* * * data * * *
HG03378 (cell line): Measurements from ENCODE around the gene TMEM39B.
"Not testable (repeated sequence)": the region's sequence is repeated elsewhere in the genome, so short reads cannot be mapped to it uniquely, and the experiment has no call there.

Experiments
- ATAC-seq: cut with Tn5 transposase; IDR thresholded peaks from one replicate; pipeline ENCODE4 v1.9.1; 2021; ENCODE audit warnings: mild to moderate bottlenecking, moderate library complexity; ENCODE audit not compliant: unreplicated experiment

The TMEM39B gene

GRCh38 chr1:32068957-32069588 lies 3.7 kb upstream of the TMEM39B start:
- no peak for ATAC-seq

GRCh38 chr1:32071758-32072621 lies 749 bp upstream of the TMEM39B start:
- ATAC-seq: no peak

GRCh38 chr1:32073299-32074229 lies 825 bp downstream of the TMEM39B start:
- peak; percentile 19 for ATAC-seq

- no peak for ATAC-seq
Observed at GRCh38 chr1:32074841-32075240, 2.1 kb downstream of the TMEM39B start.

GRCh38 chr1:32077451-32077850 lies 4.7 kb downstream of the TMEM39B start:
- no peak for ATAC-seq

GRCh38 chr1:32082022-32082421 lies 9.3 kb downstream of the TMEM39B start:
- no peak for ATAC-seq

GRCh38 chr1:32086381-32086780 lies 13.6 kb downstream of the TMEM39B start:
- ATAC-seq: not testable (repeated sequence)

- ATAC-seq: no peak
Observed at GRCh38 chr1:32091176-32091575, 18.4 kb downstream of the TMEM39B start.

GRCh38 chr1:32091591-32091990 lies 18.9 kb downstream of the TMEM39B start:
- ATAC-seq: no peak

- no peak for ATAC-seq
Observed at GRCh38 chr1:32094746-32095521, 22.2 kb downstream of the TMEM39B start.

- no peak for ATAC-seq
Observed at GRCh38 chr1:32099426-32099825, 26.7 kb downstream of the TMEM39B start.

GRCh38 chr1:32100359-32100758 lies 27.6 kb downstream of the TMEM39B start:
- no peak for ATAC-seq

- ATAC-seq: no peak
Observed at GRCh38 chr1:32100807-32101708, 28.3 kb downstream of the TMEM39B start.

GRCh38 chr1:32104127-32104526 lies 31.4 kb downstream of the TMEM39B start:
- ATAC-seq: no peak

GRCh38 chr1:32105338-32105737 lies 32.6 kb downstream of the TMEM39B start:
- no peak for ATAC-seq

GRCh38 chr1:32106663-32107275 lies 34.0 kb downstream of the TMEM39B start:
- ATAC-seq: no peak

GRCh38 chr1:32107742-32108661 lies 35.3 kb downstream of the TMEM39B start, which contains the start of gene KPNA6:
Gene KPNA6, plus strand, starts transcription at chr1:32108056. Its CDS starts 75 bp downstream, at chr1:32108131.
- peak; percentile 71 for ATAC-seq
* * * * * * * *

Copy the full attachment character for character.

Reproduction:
HG03378 (cell line): Measurements from ENCODE around the gene TMEM39B.
"Not testable (repeated sequence)": the region's sequence is repeated elsewhere in the genome, so short reads cannot be mapped to it uniquely, and the experiment has no call there.

Experiments
- ATAC-seq: cut with Tn5 transposase; IDR thresholded peaks from one replicate; pipeline ENCODE4 v1.9.1; 2021; ENCODE audit warnings: mild to moderate bottlenecking, moderate library complexity; ENCODE audit not compliant: unreplicated experiment

The TMEM39B gene

GRCh38 chr1:32068957-32069588 lies 3.7 kb upstream of the TMEM39B start:
- no peak for ATAC-seq

GRCh38 chr1:32071758-32072621 lies 749 bp upstream of the TMEM39B start:
- ATAC-seq: no peak

GRCh38 chr1:32073299-32074229 lies 825 bp downstream of the TMEM39B start:
- peak; percentile 19 for ATAC-seq

- no peak for ATAC-seq
Observed at GRCh38 chr1:32074841-32075240, 2.1 kb downstream of the TMEM39B start.

GRCh38 chr1:32077451-32077850 lies 4.7 kb downstream of the TMEM39B start:
- no peak for ATAC-seq

GRCh38 chr1:32082022-32082421 lies 9.3 kb downstream of the TMEM39B start:
- no peak for ATAC-seq

GRCh38 chr1:32086381-32086780 lies 13.6 kb downstream of the TMEM39B start:
- ATAC-seq: not testable (repeated sequence)

- ATAC-seq: no peak
Observed at GRCh38 chr1:32091176-32091575, 18.4 kb downstream of the TMEM39B start.

GRCh38 chr1:32091591-32091990 lies 18.9 kb downstream of the TMEM39B start:
- ATAC-seq: no peak

- no peak for ATAC-seq
Observed at GRCh38 chr1:32094746-32095521, 22.2 kb downstream of the TMEM39B start.

- no peak for ATAC-seq
Observed at GRCh38 chr1:32099426-32099825, 26.7 kb downstream of the TMEM39B start.

GRCh38 chr1:32100359-32100758 lies 27.6 kb downstream of the TMEM39B start:
- no peak for ATAC-seq

- ATAC-seq: no peak
Observed at GRCh38 chr1:32100807-32101708, 28.3 kb downstream of the TMEM39B start.

GRCh38 chr1:32104127-32104526 lies 31.4 kb downstream of the TMEM39B start:
- ATAC-seq: no peak

GRCh38 chr1:32105338-32105737 lies 32.6 kb downstream of the TMEM39B start:
- no peak for ATAC-seq

GRCh38 chr1:32106663-32107275 lies 34.0 kb downstream of the TMEM39B start:
- ATAC-seq: no peak

GRCh38 chr1:32107742-32108661 lies 35.3 kb downstream of the TMEM39B start, which contains the start of gene KPNA6:
Gene KPNA6, plus strand, starts transcription at chr1:32108056. Its CDS starts 75 bp downstream, at chr1:32108131.
- peak; percentile 71 for ATAC-seq